I had those before the current Renegades. They were the closest thing I could get to a Renegade (in terms of how they felt/span/juggled) in Britain for a nice cheap price at the time. Mine had custom handle wraps though, I didn't like their standard unwrapped ones. I've still got some of them in my workshop kit, but I donated a bunch to the Bristol Uni Circus Soc a few years ago.
Meanwhile, I just read Tom Renegade's comment on that Luke Wilson article. Interesting stuff.

It's Him - - Parent

My first set of clubs bought circa 1991 were 3 Spotlight European red spot (i.e. the heaviest ones). I like them, they are great for outdoor work and they were pretty tough but eventually the plastic started to crack around the top so I had to stop using them. I still have them in the garage. When I moved to practicing 4 and 5 clubs and passing I moved on to Henry's Pirouettes. These are nowhere near as durable and I replace on average two a year and currently have about 25 around the house and garage (decorated ones for cabaret work, single colours with matching handles for normal jobs, practice ones, ones to pass with my wife, some for my boys who are just getting in to club juggling.

I have other clubs but these are the only two clubs that I have juggled for any length of time.

Nigel

Orinoco - - Parent

My first set were a set of Pro Shots (a company who made garish plastic toys for kids) bought for me from a toy shop shortly after I learnt to juggle balls. I learnt to juggle with them but they were too small, too light & too bendy & I managed to snap all 3 of them in half within a couple of weeks of getting them through normal use.

I then bought a set of Henry's Pirouettes from Oddballs in Brighton which were absolutely lovely. When they gave out (I split the body of one, cracked a dowel in another & had a sheared screw in another, I made a working set of 3 out of my 5 & gave them to a beginner) after about 4 years I went through a phase of buying a set of Beard convention specials every 2 or 3 years which were a serviceable 'commodity' club. In 2006 I bought some PX3s & this year I bought some more. I think they are great.

The best clubs I had were the Pirouettes, but I just feel that I can be much more reckless with my PX3s which suits me much better!

Richard Loxley - - Parent

I went to the wonderful Boggle juggling shop in Bath and asked Faye's advice.

She said either buy the cheapest in the shop, or buy the most expensive I could afford, because if I didn't buy expensive ones I'd be back in 3 months to upgrade, and so I shouldn't waste money on middle of the road ones.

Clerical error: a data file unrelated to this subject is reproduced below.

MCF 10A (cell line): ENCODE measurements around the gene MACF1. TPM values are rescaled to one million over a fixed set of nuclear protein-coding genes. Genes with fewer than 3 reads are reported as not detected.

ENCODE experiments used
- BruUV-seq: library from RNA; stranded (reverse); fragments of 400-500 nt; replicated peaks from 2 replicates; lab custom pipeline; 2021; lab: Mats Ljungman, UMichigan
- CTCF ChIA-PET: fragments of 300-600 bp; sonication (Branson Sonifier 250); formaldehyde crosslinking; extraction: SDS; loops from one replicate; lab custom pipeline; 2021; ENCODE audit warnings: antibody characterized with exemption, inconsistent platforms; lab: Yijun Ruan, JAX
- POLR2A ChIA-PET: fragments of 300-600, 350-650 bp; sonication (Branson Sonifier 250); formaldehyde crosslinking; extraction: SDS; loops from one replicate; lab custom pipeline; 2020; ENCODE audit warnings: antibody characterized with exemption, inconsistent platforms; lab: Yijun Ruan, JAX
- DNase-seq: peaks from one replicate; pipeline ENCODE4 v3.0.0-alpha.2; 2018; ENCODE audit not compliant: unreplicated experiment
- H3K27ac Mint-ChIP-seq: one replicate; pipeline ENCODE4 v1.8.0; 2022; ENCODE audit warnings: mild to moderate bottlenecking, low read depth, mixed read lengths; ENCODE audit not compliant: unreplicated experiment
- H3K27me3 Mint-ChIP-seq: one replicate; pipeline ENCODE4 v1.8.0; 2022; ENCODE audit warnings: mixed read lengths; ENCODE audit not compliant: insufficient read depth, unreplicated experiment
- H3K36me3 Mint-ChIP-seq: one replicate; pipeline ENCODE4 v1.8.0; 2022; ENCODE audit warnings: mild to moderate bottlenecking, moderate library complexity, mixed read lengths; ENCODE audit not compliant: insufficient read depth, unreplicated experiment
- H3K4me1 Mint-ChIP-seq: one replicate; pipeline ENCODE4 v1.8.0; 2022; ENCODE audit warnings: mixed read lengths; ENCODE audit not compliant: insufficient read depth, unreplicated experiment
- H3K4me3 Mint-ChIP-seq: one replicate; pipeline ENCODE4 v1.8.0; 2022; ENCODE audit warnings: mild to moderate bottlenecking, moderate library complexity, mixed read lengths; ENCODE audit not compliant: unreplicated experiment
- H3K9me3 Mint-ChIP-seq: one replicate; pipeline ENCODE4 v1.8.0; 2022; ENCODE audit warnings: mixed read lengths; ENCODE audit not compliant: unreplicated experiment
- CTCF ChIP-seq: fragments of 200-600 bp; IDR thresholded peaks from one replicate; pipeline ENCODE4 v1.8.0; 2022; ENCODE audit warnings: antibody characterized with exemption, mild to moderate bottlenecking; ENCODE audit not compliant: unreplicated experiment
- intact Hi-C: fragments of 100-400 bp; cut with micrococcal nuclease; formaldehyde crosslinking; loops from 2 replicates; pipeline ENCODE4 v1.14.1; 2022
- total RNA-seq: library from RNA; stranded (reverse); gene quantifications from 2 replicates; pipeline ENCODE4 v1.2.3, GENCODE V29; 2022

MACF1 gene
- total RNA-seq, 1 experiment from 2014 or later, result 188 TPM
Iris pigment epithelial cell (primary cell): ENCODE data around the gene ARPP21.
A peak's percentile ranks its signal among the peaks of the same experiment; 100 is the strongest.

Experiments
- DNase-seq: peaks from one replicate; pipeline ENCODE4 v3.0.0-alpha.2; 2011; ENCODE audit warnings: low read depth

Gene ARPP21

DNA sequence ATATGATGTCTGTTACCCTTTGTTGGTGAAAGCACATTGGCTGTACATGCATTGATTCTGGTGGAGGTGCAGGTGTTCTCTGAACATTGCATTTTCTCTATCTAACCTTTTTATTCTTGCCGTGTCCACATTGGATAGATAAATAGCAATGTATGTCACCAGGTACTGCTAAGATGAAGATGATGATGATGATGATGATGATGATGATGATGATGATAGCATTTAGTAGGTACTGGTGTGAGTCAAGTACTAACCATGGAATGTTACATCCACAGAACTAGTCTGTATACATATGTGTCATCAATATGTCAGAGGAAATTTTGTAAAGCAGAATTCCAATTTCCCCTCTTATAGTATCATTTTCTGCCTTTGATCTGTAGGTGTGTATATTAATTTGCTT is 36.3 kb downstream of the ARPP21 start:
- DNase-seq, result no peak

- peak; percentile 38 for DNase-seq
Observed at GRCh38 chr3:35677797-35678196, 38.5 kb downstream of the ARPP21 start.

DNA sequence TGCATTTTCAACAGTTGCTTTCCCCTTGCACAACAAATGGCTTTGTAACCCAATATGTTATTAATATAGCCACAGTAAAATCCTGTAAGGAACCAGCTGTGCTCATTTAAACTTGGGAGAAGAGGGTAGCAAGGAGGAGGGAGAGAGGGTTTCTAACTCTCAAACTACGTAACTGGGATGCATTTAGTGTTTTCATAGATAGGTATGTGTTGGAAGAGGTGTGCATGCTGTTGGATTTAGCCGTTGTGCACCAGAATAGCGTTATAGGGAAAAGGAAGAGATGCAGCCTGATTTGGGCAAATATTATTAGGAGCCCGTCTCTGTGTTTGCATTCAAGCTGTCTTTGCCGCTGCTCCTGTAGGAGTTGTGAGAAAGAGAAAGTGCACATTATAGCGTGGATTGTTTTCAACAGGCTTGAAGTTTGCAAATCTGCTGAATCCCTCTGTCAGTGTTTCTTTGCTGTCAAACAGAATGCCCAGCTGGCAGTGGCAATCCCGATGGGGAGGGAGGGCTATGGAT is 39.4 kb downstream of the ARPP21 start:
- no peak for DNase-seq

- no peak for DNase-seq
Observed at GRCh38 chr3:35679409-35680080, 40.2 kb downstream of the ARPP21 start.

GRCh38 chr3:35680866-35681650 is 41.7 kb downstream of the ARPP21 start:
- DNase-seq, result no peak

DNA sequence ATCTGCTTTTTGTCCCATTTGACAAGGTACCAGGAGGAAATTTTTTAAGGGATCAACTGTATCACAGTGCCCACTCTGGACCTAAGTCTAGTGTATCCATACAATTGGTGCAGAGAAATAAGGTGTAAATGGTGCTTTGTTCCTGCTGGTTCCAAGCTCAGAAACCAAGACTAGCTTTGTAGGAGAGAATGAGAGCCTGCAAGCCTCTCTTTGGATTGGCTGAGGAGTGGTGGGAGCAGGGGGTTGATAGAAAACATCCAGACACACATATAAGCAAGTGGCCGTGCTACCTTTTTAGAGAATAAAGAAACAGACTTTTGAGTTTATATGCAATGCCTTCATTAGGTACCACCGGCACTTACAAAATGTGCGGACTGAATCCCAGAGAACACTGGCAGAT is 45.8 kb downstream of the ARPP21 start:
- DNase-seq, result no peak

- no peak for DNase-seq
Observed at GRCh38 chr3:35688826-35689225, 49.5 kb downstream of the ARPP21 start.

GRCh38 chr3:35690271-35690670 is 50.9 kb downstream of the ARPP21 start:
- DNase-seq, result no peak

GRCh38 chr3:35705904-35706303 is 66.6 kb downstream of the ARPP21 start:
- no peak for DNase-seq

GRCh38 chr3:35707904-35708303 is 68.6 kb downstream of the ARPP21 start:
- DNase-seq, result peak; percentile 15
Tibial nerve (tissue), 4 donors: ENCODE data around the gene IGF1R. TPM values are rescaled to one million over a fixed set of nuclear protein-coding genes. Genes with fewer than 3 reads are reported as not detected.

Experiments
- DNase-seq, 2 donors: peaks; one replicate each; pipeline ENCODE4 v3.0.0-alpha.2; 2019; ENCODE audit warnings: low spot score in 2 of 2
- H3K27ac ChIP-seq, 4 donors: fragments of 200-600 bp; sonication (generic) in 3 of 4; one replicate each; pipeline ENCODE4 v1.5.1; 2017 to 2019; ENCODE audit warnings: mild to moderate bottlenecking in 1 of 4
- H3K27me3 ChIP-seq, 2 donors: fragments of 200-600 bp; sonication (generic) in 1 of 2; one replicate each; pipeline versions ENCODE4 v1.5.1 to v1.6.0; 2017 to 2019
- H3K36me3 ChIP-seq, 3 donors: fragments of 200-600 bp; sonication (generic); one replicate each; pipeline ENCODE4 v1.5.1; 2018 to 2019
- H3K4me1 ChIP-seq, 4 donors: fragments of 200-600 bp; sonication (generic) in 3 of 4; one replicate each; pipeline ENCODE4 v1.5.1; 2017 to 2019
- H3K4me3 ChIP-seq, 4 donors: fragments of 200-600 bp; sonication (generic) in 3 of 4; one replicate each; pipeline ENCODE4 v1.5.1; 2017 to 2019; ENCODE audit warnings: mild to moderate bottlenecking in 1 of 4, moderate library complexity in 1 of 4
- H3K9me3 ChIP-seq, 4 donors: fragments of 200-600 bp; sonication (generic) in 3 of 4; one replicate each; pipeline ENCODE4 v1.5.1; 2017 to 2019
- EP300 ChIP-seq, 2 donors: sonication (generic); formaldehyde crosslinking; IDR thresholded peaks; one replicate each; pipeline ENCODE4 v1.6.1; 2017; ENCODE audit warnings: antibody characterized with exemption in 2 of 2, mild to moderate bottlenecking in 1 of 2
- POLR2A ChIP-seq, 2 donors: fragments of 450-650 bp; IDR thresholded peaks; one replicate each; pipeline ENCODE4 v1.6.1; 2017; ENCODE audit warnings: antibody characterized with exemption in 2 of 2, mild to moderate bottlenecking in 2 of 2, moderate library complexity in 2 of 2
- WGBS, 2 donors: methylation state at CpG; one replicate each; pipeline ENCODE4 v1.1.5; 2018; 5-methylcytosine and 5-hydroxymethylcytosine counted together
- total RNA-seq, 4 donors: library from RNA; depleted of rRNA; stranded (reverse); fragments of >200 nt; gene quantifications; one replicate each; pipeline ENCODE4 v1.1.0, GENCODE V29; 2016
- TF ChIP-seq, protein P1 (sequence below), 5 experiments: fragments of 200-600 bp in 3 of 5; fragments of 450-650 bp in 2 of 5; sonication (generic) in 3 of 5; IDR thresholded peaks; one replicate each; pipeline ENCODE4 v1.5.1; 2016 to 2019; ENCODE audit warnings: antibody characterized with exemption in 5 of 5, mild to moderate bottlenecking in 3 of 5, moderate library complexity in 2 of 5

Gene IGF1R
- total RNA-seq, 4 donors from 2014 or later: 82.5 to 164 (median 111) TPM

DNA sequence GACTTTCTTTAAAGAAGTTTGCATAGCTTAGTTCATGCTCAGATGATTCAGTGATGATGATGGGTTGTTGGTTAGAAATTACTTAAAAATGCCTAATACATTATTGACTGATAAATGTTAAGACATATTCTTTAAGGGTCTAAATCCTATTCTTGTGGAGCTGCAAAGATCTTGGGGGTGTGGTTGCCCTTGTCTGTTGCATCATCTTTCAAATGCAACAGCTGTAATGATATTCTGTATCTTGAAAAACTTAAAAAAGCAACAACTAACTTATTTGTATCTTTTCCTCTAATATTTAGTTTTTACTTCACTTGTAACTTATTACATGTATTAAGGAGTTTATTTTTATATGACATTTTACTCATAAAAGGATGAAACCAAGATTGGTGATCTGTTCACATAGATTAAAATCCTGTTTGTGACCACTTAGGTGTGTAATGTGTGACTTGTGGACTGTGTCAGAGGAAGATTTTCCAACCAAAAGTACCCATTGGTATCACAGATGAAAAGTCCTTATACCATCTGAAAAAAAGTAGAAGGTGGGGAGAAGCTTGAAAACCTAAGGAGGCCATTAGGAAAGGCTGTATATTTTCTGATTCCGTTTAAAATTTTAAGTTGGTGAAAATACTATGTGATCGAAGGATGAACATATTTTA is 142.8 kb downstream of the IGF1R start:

I took her advice and bought the cheapest in the shop (Beard Beach clubs). They were awful, but good enough for me to learn with.

3 months later I was back in her shop buying the most expensive she had (Henry's Pirouettes). I seem to remember I got a very good price because the assistant serving me (a friend through the local juggling club) had just got off the phone with Donald and he was in a good mood. He said it was a 'Donald Grant' discount. Cheers Donald!

I still have them about 20 years later, and they're still my favourite clubs.

Orinoco - - Parent

I completely agree with Faye's advice, but I'm just curious: did they stock any mid range clubs? :)

peterbone - - Parent

My first set were sticks of bamboo with tape wrapped around one end. I made these in 1992 and learnt to juggle with them. I don't know what happened to them.
I bought a set of 4 proper clubs in 1993, each of a different colour. I don't know what they were but they lasted a very long time. I think I bought them from More Balls Than Most when they had a shop in Horsham. Years later I gave them away so I can't find out what they were.
After that I went through several sets of Beard circus and Beard medium air (bought at Oddballs in London) before settling on the Henry's Delphin.

Little Paul - - Parent

My mother in law used to run the florist a couple of doors down from the Horsham branch of MBTM. That whole section of the shopping centre is now a Wilkinsons.

Not funny or interesting, just true.

peterbone - - Parent

Yes, they remodelled that whole area of Swan Walk. I used to hang juggling in and around the shop every Saturday afternoon with a few others. Do you know what happened to the two guys who ran the shop and the Horsham juggling shop? Dave and Steve I think their names were.

Little Paul - - Parent

No idea what happened to the guys from that shop, they're probably accountants now or something!

Dave Law might know, could be worth asking around at the Crawley fest?

Roflcopter - - Parent

God I love it when I post a question and it generates these pig conversations.
sometimes I'm not even in them or understand some of it but I like reading them and seeing how everyone speaks to each other.